Application Layer

With a significant volume of application calls, the application services or databases get overwhelmed. A denial of service is caused by an influx of packets. A Hypertext Transfer Protocol (HTTP) flood attack, for example, is the equivalent of refreshing several web pages at the same time.

How Does DDoS Work?

In a typical DDoS attack, the assailant takes advantage of a vulnerability in one computer system and turns it into the DDoS master. The assault master system finds additional vulnerable systems. It takes control of them by infecting them with malware or circumventing authentication controls by guessing the default password of a commonly used system or device.

A zombie, or bot, is a computer or network device that is controlled by an intruder. To command the network of bots, often known as a botnet, the attacker creates a command-and-control server. The botmaster is the person who is in charge of a botnet. As it is used to control the spread and activity of other botnet systems, the term has also been applied to the first system recruited into a botnet.

Botnets can be made up of any number of bots, and botnets with tens of thousands or hundreds of thousands of nodes are becoming more common nowadays. There may be no limit to their maximum size. Once the botnet is built, the attacker can flood the target domain with the traffic generated by the hacked devices, knocking it offline.

Because DDoS assaults involve and affect multiple devices, the target of a DDoS attack is not usually the single victim. Irrespective of the main target, the devices which are used to redirect malicious traffic to the target may experience a service degradation.

How to Identify DDoS Attack

DDoS attacks are very difficult to detect. All the attacks simulate a range of traffic caused by legitimate requests from legitimate users across the surface.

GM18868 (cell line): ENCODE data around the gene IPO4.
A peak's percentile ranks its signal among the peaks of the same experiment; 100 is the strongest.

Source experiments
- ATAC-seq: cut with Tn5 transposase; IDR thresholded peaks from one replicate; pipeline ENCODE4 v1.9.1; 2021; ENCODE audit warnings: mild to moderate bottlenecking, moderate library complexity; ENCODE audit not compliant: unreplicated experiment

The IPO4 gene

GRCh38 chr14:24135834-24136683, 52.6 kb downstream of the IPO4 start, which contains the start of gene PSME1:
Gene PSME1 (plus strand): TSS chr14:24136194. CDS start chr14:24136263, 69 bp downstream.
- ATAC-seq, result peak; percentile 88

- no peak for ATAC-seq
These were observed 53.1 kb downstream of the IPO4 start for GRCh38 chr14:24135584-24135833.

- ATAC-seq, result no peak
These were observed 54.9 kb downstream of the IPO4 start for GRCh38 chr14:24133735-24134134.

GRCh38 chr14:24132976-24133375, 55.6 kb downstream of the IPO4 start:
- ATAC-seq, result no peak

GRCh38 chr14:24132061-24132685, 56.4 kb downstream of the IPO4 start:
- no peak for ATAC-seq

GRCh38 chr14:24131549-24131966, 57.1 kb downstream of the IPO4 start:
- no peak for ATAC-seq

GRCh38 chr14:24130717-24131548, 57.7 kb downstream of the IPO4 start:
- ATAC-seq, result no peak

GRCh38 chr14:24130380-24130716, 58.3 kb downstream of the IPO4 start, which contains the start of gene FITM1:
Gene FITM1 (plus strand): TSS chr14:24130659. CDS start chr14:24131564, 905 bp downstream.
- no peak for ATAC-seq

However, an individual can discern the fake traffic generated by DDoS attacks from the natural traffic generated by real users in many ways. Here are four signals to identify DDoS attacks;

  • Regardless of spoofing or distribution techniques, DDoS attacks can originate from various IP addresses or a single nation or region - may be the place where a user doesn't get much traffic.

  • Similarly, a user might get all of the traffic is coming from the same type of client, with the same OS and web browser showing up in its HTTP requests, instead of displaying the distinct networks one could expect from organic visitors.

  • All the traffic may strike at a single server, network port, or web page irrespective of being uniformly spread across your site,

  • The traffic may arrive in constant timed waves or patterns.

How to Protect Your Device

Here are the possible ways to prevent devices;

  1. The gateway to a network is the Wi-Fi router. One can change the default password to make it more secure. Considering the fact that security might begin with routers, they can use certain firewall programs built for certain routers, making it simple to administer and secure the network.

  2. Many IoT devices come with default usernames and passwords. As IoT devices are smart and internet-connected to enhance usefulness and efficiency, the very first thing is to change and update the default credentials.

  3. Many botnets are controlled by gadgets with no security built-in. So, comprehensive security solutions can help protect important digital devices from known malware variants.